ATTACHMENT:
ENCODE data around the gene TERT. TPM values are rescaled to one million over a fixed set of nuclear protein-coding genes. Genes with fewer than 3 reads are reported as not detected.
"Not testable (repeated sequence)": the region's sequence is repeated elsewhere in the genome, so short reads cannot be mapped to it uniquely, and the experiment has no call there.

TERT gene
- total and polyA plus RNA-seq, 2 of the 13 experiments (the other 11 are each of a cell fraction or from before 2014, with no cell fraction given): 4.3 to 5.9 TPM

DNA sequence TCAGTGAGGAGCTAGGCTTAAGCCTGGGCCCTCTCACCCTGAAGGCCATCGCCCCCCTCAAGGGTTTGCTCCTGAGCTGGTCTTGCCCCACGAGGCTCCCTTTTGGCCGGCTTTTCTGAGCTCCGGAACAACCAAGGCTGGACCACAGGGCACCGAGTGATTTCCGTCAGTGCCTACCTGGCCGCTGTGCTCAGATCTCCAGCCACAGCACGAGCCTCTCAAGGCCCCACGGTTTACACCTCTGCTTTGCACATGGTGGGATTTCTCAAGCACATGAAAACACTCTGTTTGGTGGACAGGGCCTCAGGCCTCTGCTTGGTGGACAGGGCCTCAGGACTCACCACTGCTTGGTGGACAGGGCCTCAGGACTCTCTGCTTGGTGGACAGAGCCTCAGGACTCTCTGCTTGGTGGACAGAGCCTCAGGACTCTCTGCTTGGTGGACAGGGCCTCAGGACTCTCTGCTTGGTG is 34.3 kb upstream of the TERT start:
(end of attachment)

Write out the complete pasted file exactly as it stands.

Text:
ENCODE data around the gene TERT. TPM values are rescaled to one million over a fixed set of nuclear protein-coding genes. Genes with fewer than 3 reads are reported as not detected.
"Not testable (repeated sequence)": the region's sequence is repeated elsewhere in the genome, so short reads cannot be mapped to it uniquely, and the experiment has no call there.

TERT gene
- total and polyA plus RNA-seq, 2 of the 13 experiments (the other 11 are each of a cell fraction or from before 2014, with no cell fraction given): 4.3 to 5.9 TPM

DNA sequence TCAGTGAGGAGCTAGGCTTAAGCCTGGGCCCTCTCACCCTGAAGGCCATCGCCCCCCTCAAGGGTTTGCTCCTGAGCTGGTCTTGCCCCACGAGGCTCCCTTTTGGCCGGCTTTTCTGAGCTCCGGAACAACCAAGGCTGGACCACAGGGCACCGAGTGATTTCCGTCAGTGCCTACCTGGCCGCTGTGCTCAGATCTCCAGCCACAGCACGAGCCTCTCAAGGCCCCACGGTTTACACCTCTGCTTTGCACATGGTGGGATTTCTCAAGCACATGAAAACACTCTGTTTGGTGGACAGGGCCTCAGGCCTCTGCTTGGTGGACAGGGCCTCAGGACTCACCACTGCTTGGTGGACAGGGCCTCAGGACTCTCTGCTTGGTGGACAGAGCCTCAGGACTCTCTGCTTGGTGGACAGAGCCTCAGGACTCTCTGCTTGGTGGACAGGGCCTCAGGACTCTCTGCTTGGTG is 34.3 kb upstream of the TERT start: